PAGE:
Further testing, including echocardiogram for evaluation of the presence of thrombus, catheterization, and stress testing may be indicated based on the patient’s presentation in accordance with current guidelines. In all elective cases, NPO guidelines should be followed. In the event that cardioverion is being performed emergently, full stomach measures should be taken. These measures include preoxygenation and tracheal intubation. Succinylcholine is not contraindicated in this setting but bradyarrythmias may be precipitated and hyperkalemia may be worsened with its use. Occasionally, pregnant patients may present for cardioversion. Cardioversion has been found to be safe in this patient population, although it has been associated with fetal arrhythmias . In cases when the fetus is viable, it is prudent to monitor the fetal heart rate throughout the procedure.
Preparation and Commonly Used Anesthetic Technique
It is common for these procedures to be done in off-site, or non-OR locations. Off site anesthetic challenges include unfamiliar equipment, personnel unfamiliar with anesthetic aspects of care and remoteness from additional anesthetic support. Preparing for an off-site anesthetic it is essential to ensure immediate availability of emergency drugs and airway equipment. American Society of Anesthesiologists (ASA) guidelines for standard monitors apply, and the minimum for cardioversion should include continuous EKG, pulse oximetry, BP monitoring, and likely continuous capnography . An oxygen source, suction capability and a means to provide positive pressure ventilation should also be readily available.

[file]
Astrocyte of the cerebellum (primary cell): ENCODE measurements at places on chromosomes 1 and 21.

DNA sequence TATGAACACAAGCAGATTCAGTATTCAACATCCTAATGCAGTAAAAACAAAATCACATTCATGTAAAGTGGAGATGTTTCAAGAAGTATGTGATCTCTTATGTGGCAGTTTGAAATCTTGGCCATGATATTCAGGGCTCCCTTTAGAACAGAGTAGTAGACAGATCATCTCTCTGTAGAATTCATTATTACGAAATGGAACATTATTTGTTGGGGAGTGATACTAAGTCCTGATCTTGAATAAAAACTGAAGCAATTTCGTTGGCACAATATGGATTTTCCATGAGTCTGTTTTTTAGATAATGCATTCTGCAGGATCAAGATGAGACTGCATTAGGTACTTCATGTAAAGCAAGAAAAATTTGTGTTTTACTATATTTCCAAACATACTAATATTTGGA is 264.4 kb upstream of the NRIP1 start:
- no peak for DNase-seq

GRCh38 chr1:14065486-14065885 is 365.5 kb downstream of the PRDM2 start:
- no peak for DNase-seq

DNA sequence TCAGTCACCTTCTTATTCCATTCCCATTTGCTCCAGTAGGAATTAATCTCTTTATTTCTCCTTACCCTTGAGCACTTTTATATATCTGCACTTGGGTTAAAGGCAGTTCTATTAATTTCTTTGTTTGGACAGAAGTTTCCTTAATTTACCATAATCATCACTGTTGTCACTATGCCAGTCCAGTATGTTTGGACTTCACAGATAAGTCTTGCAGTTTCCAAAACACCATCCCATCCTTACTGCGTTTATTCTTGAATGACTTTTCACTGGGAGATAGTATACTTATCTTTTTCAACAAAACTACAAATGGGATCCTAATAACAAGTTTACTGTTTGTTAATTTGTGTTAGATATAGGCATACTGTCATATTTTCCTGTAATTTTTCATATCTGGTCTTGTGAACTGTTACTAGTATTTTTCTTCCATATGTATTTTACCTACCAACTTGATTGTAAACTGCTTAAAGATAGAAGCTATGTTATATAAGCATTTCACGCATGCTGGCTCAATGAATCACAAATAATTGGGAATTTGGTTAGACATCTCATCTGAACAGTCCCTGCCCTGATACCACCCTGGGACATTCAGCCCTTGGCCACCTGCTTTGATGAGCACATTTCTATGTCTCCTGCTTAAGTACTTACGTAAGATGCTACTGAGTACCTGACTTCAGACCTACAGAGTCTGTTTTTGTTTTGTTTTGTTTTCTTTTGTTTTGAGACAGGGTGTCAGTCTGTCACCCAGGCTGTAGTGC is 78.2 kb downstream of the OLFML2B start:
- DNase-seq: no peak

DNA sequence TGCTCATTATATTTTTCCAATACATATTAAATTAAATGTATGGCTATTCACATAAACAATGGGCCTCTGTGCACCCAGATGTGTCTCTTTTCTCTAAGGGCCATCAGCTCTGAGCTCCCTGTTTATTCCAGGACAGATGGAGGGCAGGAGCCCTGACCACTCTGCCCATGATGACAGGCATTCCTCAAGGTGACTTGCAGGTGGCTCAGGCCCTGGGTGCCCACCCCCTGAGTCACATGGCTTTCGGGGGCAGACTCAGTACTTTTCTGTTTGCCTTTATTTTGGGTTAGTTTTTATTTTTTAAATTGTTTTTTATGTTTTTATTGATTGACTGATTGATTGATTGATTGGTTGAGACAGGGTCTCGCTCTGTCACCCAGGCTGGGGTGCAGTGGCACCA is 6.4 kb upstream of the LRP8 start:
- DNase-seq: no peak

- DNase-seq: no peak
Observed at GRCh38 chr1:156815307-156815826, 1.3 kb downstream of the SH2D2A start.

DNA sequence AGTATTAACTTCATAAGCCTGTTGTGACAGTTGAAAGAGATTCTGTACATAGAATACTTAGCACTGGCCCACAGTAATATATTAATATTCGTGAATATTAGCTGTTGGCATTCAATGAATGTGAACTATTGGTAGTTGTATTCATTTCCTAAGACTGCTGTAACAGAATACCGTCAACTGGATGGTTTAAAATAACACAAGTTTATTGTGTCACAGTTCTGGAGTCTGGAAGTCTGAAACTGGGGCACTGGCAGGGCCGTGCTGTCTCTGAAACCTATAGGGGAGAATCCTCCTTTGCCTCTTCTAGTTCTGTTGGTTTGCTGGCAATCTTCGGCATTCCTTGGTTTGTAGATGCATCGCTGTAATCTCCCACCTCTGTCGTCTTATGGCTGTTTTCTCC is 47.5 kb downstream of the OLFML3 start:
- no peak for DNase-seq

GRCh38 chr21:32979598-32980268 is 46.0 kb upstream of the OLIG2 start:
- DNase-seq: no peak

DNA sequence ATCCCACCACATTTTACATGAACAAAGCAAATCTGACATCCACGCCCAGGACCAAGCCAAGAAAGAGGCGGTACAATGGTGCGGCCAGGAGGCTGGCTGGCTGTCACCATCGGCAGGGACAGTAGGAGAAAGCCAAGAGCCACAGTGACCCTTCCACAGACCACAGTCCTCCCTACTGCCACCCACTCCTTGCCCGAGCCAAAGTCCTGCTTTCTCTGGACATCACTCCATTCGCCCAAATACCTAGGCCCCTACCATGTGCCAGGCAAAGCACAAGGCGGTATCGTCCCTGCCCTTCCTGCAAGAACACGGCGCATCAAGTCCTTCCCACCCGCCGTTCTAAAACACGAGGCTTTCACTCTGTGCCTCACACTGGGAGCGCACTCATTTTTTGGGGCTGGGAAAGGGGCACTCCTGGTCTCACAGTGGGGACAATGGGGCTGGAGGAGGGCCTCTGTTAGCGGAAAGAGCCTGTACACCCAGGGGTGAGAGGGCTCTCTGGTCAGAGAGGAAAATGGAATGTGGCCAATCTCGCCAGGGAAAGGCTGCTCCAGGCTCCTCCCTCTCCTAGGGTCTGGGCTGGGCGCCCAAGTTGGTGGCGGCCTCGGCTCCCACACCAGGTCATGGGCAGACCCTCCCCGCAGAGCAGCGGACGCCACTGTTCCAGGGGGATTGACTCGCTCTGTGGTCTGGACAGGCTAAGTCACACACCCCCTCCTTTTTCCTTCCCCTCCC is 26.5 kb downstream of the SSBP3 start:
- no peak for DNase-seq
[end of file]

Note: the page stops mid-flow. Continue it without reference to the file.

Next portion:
A variety of anesthetics have been used successfully for cardioversion. Though external cardioversion is brief, the electrical stimulus can equal the intensity to that of surgical incision. An ideal anesthetic would provide analgesia, sedation, minimal hemodynamic compromise, and rapid recovery. The level of sedation required may depend on the setting and the patient, with adequate sedation allowing avoidance of recall of an unpleasant experience. Preventing or attenuating the effects of a catecholamine mediated stress response which could precipitate myocardial ischemia in this high risk population is paramount. The minimum appropriate anesthetic depth for elective cardioversion is likely deep sedation and often general anesthesia is required .
Volatile anesthetics are not often used for multiple reasons, including setting of the procedure often being offsite and very rarely requiring an endotracheal tube. There is no perfect IV drug however there are several small studies which have compared the efficacy of various IV agents including etomidate, propofol, fentanyl and benzodiazepines. Benzodiazepines have been shown to have a longer duration of effect and greater patient variability . Propofol is associated with hypotension and a higher incidence of apnea than other IV anesthetics, but in comparison recovery time is more rapid. Etomidate produces myoclonus and pain on injection, however it’s use is associated with less decrease in arterial blood pressure which may make it a better choice in patients with significant cardiac disease . Comparison has been made between the combinations of etomidate and fentanyl, and propofol and fentanyl, with the etomidate and fentanyl combination having a shorter induction time and greater degree of hemodynamic stability . A 2015 Cochrane database review looked at all the available literature and concluded that the evidence did not support superiority of any agent nor argue for the efficacy of additional analgesic medication to improve any metrics . No matter which agent is most appropriate for the individual patient, careful titration to avoid hemodynamic compromise in a high risk population is prudent.